Replacing P&G boss may be Bill Ackman’s best hope

July 13, 2012

By Robert Cyran
The author is a Reuters Breakingviews columnist. The opinions expressed are his own.

Procter & Gamble is a hulking target for an uppity investor like Bill Ackman. Typical activist tactics like a breakup won’t work at the $178 billion Pampers-to-Crest giant. New leadership could be one thing to help get P&G back on track, though. Maybe Ackman could even recruit vaunted former Chief Executive A.G. Lafley to help.

It’s generally easier to get in and get heard at a smaller company. Ackman’s quarry, for example, has tended toward the scale of $4 billion J.C. Penney, where he owns a quarter of the company. Even with a $2 billion stake in P&G, Ackman would have a mere 1 percent of the U.S. consumer goods maker. Bigger companies also attract more regular scrutiny, often making their market valuations more efficient.

Of course, a squeaky wheel can effect change by bringing attention to even a big company’s underperformance. Ackman has a lot to work with at P&G. Since Bob McDonald replaced Lafley as CEO in 2009, the shares are up 16 percent. The S&P 500 index, however, has gained more than 40 percent over the same span, and rival Colgate’s stock is up almost 50 percent.

Shareholder aggression also requires a plan to win over other investors. Ackman did so at Fortune Brands by creating value with a carve-up. But the sum of P&G’s parts is worth between $175 billion and $208 billion, according to Sanford Bernstein. That’s not enough upside for such a wrenching upheaval. Reworking the balance sheet won’t help P&G either. And the company has a stellar record of returning capital to investors, having raised the dividend 54 years in a row.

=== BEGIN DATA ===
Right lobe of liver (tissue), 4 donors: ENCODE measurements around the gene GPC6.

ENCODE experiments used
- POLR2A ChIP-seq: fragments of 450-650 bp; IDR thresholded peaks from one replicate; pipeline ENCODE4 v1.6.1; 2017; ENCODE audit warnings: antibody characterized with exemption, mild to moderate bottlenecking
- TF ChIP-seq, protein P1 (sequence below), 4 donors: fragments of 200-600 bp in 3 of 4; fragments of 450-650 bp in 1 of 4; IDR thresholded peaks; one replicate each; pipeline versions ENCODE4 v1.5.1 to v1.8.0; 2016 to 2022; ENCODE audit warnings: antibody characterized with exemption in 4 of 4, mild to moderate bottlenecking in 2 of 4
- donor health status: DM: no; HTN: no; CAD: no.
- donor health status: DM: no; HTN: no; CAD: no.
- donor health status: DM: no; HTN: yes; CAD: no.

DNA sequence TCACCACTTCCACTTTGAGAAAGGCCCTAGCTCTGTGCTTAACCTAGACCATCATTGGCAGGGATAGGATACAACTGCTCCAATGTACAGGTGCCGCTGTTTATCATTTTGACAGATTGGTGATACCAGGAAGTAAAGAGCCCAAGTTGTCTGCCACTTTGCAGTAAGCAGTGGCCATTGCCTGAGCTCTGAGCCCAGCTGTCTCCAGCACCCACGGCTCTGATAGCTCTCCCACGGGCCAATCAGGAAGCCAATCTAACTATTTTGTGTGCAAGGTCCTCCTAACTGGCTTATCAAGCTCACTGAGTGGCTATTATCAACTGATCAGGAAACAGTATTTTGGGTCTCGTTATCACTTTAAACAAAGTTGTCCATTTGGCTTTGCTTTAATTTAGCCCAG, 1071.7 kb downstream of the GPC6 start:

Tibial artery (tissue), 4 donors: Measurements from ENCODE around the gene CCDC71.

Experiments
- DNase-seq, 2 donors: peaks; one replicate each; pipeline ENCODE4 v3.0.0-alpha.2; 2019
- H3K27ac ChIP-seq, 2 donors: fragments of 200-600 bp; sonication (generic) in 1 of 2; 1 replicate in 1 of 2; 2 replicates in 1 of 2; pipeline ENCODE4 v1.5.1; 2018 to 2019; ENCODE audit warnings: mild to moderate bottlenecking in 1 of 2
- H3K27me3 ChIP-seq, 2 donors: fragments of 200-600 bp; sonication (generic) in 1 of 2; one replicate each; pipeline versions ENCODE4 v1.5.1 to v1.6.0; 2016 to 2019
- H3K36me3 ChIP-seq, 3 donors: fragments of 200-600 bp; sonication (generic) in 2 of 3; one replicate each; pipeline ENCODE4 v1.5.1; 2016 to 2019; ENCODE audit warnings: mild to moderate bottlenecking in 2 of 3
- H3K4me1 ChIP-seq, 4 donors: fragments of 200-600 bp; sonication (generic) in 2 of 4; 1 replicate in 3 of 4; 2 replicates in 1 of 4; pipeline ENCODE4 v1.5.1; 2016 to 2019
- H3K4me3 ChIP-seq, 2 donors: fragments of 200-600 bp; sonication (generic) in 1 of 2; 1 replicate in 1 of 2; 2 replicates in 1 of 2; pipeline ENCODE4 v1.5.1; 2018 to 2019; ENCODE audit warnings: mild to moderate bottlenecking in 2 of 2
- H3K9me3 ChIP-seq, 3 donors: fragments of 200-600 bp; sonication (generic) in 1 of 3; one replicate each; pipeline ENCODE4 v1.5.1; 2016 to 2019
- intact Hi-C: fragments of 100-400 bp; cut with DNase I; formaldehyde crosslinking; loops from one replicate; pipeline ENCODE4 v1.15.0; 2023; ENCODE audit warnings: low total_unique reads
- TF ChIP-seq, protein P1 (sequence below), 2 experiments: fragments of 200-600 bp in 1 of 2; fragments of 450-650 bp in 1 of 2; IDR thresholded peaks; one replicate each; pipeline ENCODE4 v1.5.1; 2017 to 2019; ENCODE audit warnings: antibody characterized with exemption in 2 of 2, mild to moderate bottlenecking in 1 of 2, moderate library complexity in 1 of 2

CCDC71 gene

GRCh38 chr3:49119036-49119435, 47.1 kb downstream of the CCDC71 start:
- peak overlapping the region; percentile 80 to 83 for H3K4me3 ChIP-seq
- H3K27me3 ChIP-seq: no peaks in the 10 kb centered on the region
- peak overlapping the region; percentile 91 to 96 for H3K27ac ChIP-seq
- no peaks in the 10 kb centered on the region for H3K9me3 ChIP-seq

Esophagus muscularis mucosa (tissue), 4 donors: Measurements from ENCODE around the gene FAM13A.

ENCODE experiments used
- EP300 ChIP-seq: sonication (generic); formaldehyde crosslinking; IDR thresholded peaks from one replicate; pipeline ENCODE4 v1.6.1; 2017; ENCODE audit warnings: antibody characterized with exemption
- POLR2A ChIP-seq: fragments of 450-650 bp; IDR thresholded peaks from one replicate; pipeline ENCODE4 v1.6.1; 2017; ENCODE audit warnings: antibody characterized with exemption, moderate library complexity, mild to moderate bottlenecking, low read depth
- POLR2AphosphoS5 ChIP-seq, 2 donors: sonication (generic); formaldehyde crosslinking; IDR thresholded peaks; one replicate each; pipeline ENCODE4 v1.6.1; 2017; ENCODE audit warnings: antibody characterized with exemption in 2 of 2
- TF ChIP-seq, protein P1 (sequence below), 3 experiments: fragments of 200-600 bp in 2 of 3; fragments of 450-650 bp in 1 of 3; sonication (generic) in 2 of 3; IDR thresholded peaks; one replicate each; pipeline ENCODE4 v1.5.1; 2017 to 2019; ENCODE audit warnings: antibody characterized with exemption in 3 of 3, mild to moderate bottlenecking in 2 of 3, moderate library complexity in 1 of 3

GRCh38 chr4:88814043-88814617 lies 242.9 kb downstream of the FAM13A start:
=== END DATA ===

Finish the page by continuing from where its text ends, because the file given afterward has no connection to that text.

That leaves management for Ackman to zero in on. Tighter cost controls are needed. P&G’s size and focus on big-brand products means margins should be significantly higher than peers. Uncharacteristic profit warnings and other slip-ups have come under McDonald’s watch, too. The sale of Pringles to Diamond Foods blew up partly for lack of properly vetting the buyer.

A change in the executive suite could be Ackman’s best hope. He poached Apple’s retail guru to try and turn around struggling J.C. Penney. Perhaps Ackman could enlist the retired Lafley, who doubled P&G’s market value during his nearly decade-long tenure, to return. James Kilts, the former head of Gillette, is another possibility. With P&G, though, if Ackman doesn’t go big, he’ll end up going home.

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